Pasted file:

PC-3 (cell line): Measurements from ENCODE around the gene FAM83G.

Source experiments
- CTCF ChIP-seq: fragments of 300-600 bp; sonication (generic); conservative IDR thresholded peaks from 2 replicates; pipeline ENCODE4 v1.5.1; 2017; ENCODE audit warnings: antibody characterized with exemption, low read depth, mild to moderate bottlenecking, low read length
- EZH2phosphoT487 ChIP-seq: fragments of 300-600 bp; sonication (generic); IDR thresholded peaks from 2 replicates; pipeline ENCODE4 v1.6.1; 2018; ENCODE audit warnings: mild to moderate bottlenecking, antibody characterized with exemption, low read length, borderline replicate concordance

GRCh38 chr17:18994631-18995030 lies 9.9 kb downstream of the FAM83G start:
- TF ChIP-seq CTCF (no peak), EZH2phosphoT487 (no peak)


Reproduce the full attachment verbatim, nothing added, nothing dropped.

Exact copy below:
PC-3 (cell line): Measurements from ENCODE around the gene FAM83G.

Source experiments
- CTCF ChIP-seq: fragments of 300-600 bp; sonication (generic); conservative IDR thresholded peaks from 2 replicates; pipeline ENCODE4 v1.5.1; 2017; ENCODE audit warnings: antibody characterized with exemption, low read depth, mild to moderate bottlenecking, low read length
- EZH2phosphoT487 ChIP-seq: fragments of 300-600 bp; sonication (generic); IDR thresholded peaks from 2 replicates; pipeline ENCODE4 v1.6.1; 2018; ENCODE audit warnings: mild to moderate bottlenecking, antibody characterized with exemption, low read length, borderline replicate concordance

GRCh38 chr17:18994631-18995030 lies 9.9 kb downstream of the FAM83G start:
- TF ChIP-seq CTCF (no peak), EZH2phosphoT487 (no peak)